Creating or purchasing a HIPAA compliant database involves many different HIPAA compliance elements. If you’re a developer whose products use personal health data, and you’re doing business in the US, you must use databases that are fully compliant with HIPAA, the major US law protecting the privacy and security of health data. But just what is a HIPAA Compliant Database, and what makes a database compliant with HIPAA?
Since the latest updates to HIPAA from the HITECH Act, health-related businesses that process, store, transmit, or receive health data are considered “Business Associates” (BAs) under HIPAA. Health-related apps process, transmit and receive “protected health information”, or PHI, as HIPAA defines it. When a digital health app contains or processes PHI, the app developer and all its databases, servers and other system elements must be fully compliant with HIPAA. Health app developers, like other HIPAA Business Associates, must meet all of HIPAA’s compliance requirements — including the use of a HIPAA compliant database.
For a health app developer to be able to claim full HIPAA compliance, the developer must have implemented everything operationally that HIPAA Rules and Regulations require. These include a number of very specific administrative, physical and technical safeguards. The vendor must also be able to document their compliance to third parties, such as customers like you, or the HIPAA enforcement agency, the HHS Office for Civil Rights (OCR).
For a truly HIPAA compliant database, HIPAA’s requirements can be achieved with careful planning and configuration. Here are the requirements for a HIPAA-compliant database:
- Complete Data Encryption — All health data is encrypted while in the database and during transit. This includes data at rest in the file system, data moving from the application layer to the database layer or among database components. Encryption must ensure that a malicious party cannot bypass the database controls and access information directly.
- Proper Encryption Key Management — including keys, initialization vectors, and HMAC keys.
- Data Stores — If applicable, any subsystems that store encrypted BLOBs should have no ‘knowledge’ of what is being stored.
- Unique User IDs — HIPAA requires unique user IDs for all users and prohibits the sharing of user login credentials.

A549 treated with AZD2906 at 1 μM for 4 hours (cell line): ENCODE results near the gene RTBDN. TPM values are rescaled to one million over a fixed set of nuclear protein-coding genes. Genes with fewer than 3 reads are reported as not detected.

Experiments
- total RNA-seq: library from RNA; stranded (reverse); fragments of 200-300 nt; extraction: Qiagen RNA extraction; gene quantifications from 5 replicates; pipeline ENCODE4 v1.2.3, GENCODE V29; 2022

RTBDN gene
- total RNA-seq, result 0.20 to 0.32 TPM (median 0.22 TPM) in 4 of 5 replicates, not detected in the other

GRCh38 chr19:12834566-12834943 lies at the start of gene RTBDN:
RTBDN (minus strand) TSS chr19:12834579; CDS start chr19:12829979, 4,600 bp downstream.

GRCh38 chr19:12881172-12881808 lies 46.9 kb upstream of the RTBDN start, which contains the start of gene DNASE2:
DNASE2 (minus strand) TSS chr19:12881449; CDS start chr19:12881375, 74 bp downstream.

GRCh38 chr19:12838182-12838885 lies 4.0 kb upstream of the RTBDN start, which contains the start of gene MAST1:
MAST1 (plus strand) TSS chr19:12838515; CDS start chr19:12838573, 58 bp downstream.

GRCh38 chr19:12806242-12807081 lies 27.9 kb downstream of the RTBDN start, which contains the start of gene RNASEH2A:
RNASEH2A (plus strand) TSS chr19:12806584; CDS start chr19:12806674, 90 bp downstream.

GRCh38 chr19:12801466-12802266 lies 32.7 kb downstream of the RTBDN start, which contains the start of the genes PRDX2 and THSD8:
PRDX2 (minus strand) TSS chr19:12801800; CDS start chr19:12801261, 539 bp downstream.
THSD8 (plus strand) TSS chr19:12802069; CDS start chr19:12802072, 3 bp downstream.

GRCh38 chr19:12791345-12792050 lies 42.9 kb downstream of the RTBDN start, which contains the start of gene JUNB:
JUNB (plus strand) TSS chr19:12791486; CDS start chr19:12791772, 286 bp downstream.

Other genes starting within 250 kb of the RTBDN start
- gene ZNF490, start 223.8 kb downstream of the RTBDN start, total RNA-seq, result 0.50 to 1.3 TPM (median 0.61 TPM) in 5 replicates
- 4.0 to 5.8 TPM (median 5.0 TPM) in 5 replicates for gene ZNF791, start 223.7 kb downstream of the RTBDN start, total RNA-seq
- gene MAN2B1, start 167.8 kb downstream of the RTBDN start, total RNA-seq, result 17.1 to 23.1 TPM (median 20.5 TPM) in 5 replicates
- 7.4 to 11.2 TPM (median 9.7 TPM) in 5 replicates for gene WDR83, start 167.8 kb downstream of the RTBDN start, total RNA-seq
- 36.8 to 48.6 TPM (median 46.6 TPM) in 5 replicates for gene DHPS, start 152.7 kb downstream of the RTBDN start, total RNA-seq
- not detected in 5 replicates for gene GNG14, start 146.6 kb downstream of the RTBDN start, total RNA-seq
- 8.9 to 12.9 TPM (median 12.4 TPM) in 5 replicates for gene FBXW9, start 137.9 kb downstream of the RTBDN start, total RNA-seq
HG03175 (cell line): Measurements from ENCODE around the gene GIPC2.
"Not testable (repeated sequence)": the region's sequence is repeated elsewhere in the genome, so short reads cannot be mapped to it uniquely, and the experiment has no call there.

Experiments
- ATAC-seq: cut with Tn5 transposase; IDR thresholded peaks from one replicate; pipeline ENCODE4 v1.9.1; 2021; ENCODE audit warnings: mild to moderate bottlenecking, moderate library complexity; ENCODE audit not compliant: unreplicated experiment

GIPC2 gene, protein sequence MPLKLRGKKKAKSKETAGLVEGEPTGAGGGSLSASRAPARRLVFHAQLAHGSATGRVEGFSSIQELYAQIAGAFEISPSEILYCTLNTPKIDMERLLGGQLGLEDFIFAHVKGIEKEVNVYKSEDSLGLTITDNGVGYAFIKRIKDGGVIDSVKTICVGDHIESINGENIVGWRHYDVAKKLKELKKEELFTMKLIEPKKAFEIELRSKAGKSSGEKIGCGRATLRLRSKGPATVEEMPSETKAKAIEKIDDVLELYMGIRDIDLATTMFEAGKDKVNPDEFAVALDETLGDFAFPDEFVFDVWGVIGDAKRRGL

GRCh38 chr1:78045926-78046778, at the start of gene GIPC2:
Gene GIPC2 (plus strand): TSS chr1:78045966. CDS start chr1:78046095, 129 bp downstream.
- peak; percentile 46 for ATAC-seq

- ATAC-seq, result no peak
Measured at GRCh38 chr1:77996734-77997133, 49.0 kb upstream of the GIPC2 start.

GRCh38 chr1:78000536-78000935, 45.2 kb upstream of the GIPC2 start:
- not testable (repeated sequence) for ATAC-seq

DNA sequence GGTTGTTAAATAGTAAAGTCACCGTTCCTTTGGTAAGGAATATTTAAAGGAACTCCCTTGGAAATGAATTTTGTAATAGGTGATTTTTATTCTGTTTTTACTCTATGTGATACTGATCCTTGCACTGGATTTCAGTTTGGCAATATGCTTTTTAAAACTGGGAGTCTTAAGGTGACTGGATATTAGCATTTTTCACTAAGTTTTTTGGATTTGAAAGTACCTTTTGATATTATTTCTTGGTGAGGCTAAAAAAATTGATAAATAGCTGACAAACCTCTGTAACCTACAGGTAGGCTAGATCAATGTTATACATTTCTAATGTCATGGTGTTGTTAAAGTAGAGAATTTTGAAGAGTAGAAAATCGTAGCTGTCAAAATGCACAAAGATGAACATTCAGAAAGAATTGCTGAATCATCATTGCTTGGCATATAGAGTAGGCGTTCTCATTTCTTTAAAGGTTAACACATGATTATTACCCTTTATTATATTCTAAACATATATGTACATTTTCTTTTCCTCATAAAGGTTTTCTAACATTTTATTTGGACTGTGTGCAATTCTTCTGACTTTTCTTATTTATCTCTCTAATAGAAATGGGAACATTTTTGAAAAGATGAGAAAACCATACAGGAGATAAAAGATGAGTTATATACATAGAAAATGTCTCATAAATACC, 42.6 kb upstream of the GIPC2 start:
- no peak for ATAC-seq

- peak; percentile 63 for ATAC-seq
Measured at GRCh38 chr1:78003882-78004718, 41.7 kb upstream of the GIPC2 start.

- Authentication — A database must securely authenticate users who will have access to PHI.
- Authorization — The database must control access to PHI by assigning differing — and appropriate — roles and privileges to users.
- Audit Logs — All data usage (user logins, reads, writes and edits) must be logged in a separate infrastructure and archived according to HIPAA requirements. Generally, this means at least six years.
- Database Backups — Must be created, tested and securely stored. All database backups must themselves be fully encrypted. Note that, under current HIPAA Rules, data that has been properly encrypted does nottrigger mandatory Breach Reporting if the data is stolen or compromised.
- Dedicated Infrastructure — All HIPAA compliant databases must reside in a high-security infrastructure that is itself fully HIPAA compliant.
- HIPAA-Trained Support Personnel — Technical support for issues involving PHI is provided by personnel trained on HIPAA.
- Automatic Updates — Regular software upgrades to ensure that software is always running the latest and best tech available.
- Data Disposal — Methods must be in place or available to ensure that data and media are disposed of securely when no longer needed. High-security file wiping, according to current NIST standards, is a must.
- Business Associate Agreements (BAAs) — These are a specific type of legal contract that must be in place between parties that use, transmit, receive, or exchange PHI. Developers note: BAAs must be in place between parties who share PHI before any PHI is received or shared.
While the points above outline the technical requirements for a HIPAA compliant database, HIPAA also requires developers and database admins to follow a policy of Data Minimization. This is a general HIPAA concept that states that only the “minimum necessary” health data actually needed for any particular purpose should be used. For example, if a developer or technician needs to access actual PHI (not anonymized or dummy data) for testing, configuration, or repair purposes, the least amount of PHI that is necessary to accomplish the task must be used in every case.
And finally, every HIPAA compliant database must generally support the primary goals of the HIPAA Security Rule, which is to “ensure the confidentiality, integrity, and availability of PHI that it creates, receives, maintains, or transmits.” According to the definitions in the HIPAA Security Rule at §164.304, these terms have the following meanings:
- Confidentiality is “the property that data or information is not made available or disclosed to unauthorized persons or processes.”
- Integrity is “the property that data or information have not been altered or destroyed in an unauthorized manner.”
- Availability is “the property that data or information is accessible and useable upon demand by an authorized person.”
As a developer, you must be certain you are using a HIPAA compliant database for all PHI. Your overall HIPAA compliance cannot be achieved without this.
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